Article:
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The thermodynamic theory of ecology

Veronique Greenwood writes: Ecologists study the connections between species and their environment, traditionally through detailed observations of the natural world. They might penetrate far into a rainforest, learning the calls of birds one by one until they identify one they’ve never heard before. They might, as Harte does, monitor a single meadow for decades, becoming deeply versed in the details of each creature’s existence. Many are also interested in high-level, abstract questions, such as how birds first began to flock. But the field is rooted in a kind of natural history.

Macroecology deals with patterns that might be universal across ecosystems. When the field arose in the 1970s, ecologists tried to model the environment as a well-oiled machine that, given enough time, would settle into certain patterns. Yet when it became clear how much messier the real world is than those models, the field went quiet. “We were trying to answer bigger questions than our data could support,” said William Kunin, a professor of ecology at University of Leeds in the U.K. who watched the field evolve as an undergraduate in the 1970s.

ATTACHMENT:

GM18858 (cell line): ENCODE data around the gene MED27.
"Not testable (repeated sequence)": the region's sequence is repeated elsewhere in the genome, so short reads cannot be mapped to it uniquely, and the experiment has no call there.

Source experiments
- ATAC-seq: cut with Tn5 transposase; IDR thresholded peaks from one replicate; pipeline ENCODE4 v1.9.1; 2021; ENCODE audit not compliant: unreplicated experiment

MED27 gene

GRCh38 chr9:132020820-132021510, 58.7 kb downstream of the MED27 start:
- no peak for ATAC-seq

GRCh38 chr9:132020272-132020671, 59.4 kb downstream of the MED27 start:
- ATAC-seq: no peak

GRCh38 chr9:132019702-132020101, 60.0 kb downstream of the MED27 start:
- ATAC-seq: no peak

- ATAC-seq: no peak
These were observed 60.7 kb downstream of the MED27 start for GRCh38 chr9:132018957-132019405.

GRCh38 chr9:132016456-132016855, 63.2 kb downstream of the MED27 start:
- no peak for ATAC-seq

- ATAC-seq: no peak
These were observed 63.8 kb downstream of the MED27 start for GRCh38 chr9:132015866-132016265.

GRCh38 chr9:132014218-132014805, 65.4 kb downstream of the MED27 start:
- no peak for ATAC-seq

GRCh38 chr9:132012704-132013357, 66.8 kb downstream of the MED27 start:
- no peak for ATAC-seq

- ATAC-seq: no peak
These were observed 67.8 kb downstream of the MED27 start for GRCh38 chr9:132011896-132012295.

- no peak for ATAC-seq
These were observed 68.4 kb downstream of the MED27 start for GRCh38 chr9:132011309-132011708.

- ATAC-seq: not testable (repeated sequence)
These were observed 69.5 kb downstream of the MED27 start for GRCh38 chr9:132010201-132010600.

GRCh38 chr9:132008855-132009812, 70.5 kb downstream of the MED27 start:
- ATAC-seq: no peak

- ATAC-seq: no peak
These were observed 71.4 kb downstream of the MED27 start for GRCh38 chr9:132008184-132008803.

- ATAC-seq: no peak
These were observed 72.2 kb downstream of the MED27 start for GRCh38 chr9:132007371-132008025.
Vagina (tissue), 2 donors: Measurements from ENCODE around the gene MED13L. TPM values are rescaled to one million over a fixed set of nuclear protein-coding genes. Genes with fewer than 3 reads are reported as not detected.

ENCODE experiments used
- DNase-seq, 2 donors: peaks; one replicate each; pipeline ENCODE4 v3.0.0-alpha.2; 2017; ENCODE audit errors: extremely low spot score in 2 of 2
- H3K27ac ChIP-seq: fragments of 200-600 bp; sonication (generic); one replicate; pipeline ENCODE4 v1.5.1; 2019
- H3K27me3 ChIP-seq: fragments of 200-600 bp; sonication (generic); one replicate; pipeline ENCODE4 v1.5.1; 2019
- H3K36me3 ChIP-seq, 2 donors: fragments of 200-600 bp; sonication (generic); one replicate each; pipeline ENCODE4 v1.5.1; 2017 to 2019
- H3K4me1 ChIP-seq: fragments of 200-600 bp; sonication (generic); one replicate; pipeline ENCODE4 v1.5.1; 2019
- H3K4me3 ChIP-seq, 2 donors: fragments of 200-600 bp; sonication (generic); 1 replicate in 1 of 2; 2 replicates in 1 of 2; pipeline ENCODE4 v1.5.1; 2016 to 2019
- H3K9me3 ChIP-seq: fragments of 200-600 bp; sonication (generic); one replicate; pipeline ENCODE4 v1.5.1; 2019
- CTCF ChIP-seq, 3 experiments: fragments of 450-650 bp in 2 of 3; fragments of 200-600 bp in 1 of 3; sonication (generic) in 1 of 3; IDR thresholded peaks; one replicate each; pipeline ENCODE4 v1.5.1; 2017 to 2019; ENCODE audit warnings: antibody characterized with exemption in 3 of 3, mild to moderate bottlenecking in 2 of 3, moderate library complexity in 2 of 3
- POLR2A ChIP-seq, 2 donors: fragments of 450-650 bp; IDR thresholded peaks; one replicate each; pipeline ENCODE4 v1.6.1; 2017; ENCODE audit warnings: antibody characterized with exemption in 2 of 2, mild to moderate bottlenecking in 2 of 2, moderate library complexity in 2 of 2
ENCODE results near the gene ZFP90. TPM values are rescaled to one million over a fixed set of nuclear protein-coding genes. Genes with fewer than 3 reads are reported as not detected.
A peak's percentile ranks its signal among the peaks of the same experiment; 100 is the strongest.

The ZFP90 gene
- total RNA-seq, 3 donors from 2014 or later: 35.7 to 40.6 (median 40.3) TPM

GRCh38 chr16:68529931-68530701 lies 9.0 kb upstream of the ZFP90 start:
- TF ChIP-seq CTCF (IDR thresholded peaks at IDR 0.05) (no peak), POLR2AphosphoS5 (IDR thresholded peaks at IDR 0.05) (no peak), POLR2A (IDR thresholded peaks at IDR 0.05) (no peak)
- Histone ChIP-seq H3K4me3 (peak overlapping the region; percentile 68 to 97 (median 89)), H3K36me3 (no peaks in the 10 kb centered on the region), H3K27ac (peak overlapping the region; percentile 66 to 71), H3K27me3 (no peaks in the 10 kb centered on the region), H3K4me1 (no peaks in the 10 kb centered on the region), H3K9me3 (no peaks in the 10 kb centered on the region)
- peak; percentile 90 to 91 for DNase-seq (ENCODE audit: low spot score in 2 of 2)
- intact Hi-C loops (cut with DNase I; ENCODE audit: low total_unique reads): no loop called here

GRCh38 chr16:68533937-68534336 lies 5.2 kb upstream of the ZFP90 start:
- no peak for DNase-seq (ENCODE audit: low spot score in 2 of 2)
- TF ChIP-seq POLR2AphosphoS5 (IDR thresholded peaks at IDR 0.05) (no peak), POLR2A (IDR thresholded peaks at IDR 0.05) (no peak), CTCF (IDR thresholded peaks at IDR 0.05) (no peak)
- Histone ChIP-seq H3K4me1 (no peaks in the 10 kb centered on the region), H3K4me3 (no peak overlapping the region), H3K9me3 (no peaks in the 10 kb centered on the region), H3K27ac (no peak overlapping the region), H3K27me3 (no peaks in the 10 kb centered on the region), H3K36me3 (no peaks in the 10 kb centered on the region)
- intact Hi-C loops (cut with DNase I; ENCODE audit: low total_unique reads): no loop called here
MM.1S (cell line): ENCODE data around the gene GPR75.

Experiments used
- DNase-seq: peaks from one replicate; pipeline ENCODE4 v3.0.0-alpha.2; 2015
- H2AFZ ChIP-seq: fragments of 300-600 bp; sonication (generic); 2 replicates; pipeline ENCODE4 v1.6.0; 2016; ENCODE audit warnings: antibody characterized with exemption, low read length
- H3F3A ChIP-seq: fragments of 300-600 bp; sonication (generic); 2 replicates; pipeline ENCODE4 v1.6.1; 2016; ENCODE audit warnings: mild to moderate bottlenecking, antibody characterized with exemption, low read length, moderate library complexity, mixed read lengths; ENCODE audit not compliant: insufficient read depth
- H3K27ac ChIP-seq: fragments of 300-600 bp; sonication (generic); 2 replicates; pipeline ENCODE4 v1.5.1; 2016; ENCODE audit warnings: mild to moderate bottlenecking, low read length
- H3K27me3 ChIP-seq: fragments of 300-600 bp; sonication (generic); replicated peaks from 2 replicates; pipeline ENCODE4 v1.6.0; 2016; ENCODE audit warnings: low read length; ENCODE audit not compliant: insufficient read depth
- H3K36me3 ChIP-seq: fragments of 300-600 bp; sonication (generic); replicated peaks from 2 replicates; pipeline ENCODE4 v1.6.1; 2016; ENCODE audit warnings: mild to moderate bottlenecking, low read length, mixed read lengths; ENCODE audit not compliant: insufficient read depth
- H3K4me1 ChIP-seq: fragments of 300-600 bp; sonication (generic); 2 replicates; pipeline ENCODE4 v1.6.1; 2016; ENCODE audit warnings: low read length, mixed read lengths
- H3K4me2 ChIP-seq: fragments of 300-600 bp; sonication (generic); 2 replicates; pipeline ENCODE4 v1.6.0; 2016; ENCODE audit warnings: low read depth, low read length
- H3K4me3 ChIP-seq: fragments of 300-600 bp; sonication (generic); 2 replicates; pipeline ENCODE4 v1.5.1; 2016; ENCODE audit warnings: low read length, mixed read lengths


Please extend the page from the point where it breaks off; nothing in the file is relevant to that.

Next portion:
In the late 1990s and early 2000s, macroecology rose again, driven by the need to understand the effects of mass deforestation, climate change and other large-scale changes in the environment. “We’re in a situation where there are big global-scale trends in species distributions, in climates, in fertilization of the planet. We’re doing big things to the world,” said Kunin, who now does macroecology work. “And policymakers want from us answers of what that will do to biodiversity.” Vanessa Weinberger, a doctoral student at the Pontifical Catholic University of Chile who has interned with [John] Harte [who has developed what he calls the maximum entropy (MaxEnt) theory of ecology], adds: “What these people started to do was to try to come up with laws of ecology.” [Continue reading…]

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Microbes that eat electricity

Emily Singer writes: [In 2015], biophysicist Moh El-Naggar and his graduate student Yamini Jangir plunged beneath South Dakota’s Black Hills into an old gold mine that is now more famous as a home to a dark matter detector. Unlike most scientists who make pilgrimages to the Black Hills these days, El-Naggar and Jangir weren’t there to hunt for subatomic particles. They came in search of life.

In the darkness found a mile underground, the pair traversed the mine’s network of passages in search of a rusty metal pipe. They siphoned some of the pipe’s ancient water, directed it into a vessel, and inserted a variety of electrodes. They hoped the current would lure their prey, a little-studied microbe that can live off pure electricity.